|Sensitivity to DNA damage is a common component of hormone-based strategies for protection of the mammary gland.
|Year of Publication
|Tu, Y, D Jerry, J, Pazik, B, Schneider, SSmith
|Mol Cancer Res
|Animals, Apoptosis, Cell Death, DNA Damage, Dose-Response Relationship, Drug, Estrogens, Female, Fenretinide, Gamma Rays, Genes, p53, Immunohistochemistry, In Situ Nick-End Labeling, Mammary Glands, Animal, Mice, Mice, Inbred BALB C, Ovary, Progesterone, Retinoid X Receptors, Risk Factors, Sensitivity and Specificity, Transforming Growth Factor beta, Tretinoin, Tumor Suppressor Protein p53, Up-Regulation
An early full-term pregnancy significantly reduces the risk of getting breast cancer in women. In animals, this protection can be mimicked by a short-term exposure to physiologic doses of estrogen plus progesterone. Sensitization of p53 and up-regulation of transforming growth factor beta are believed to be important aspects of the mechanism by which protection is imparted. Little is known, however, about the use of this pathway in response to other chemopreventive agents. In this article, we investigated the ability of retinoids, such as 9-cis retinoic acid, all-trans retinoic acid, and N-4-hydroxyphenylretinamide (4-HPR), to sensitize the ductal epithelial cells of virgin mammary glands to DNA damage responses. Using a whole-organ culture system, we observed enhanced cell death in response to gamma-irradiation in the virgin tissues treated with retinoids for 72 hours. These retinoids were partially dependent on p53 and transforming growth factor beta to exert their radiosensitizing effects. However, 4-HPR seemed to sensitize other cells or activate these pathways in a different manner as costimulation with ovarian hormones and 4-HPR was additive, whereas coculture of ovarian hormones and the natural retinoids did not increase amount of death. Taken together, these data suggest that sensitization of the mammary epithelium to p53-dependent apoptosis is a common pathway, which is engaged by retinoids as well as ovarian hormones.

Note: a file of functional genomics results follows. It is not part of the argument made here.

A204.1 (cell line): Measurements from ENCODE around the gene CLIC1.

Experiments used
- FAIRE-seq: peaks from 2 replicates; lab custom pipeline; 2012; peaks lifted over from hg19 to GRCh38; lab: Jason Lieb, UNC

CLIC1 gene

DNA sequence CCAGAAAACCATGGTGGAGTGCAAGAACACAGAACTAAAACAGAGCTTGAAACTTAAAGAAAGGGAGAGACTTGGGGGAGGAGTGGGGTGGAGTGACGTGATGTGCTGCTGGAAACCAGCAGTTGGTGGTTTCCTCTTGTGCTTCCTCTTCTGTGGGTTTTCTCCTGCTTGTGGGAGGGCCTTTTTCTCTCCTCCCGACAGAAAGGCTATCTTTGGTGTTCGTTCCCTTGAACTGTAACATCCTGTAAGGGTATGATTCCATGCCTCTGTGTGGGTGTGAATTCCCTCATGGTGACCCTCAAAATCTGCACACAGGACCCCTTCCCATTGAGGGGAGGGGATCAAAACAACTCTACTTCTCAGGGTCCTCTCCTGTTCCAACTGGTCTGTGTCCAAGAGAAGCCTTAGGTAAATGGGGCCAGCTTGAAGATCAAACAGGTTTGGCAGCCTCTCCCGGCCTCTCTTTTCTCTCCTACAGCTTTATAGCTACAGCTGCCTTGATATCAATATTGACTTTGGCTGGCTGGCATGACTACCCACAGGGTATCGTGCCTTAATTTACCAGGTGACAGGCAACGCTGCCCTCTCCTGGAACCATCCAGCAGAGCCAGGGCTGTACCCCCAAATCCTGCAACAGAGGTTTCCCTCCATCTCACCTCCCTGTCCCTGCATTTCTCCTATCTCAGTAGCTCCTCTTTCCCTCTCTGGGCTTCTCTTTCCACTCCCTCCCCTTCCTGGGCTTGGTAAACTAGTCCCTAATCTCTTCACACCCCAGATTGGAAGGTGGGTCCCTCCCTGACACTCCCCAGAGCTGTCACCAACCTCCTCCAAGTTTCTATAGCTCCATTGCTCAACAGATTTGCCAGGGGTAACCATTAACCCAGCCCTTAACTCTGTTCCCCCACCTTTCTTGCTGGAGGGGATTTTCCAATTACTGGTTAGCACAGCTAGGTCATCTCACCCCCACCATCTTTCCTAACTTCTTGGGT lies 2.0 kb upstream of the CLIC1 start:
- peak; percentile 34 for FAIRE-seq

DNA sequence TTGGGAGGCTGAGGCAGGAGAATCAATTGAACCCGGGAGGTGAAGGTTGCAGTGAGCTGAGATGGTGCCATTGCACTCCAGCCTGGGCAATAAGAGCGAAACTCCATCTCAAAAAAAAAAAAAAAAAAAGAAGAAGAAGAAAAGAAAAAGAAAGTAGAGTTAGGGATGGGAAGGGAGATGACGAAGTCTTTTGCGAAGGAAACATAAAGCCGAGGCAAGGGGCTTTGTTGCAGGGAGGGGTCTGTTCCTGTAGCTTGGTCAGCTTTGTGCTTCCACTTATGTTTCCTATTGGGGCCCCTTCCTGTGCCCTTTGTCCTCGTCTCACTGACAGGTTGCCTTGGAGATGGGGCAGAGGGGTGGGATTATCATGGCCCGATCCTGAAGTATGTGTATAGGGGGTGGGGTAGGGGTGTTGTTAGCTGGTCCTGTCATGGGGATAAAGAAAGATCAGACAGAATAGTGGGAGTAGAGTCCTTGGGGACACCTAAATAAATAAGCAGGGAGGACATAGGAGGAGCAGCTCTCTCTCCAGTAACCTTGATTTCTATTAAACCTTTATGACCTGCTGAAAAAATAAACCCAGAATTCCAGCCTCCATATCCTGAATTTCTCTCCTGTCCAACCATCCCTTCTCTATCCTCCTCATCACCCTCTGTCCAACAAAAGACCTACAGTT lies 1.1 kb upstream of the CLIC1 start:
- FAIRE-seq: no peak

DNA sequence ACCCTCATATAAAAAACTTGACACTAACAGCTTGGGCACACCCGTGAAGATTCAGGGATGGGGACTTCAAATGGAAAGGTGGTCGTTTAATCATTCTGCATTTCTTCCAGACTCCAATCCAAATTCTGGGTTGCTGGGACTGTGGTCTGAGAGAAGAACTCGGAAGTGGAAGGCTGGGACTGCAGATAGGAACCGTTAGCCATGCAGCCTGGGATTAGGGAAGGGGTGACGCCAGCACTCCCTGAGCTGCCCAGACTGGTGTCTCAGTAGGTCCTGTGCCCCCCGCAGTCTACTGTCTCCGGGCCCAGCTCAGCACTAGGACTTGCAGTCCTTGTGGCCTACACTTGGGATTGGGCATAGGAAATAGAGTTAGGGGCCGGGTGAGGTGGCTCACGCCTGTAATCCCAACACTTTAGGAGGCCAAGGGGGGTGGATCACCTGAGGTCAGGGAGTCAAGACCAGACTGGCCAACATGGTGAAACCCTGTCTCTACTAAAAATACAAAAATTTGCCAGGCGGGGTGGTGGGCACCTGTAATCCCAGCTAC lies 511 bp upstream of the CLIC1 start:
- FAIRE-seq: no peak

|Mol. Cancer Res.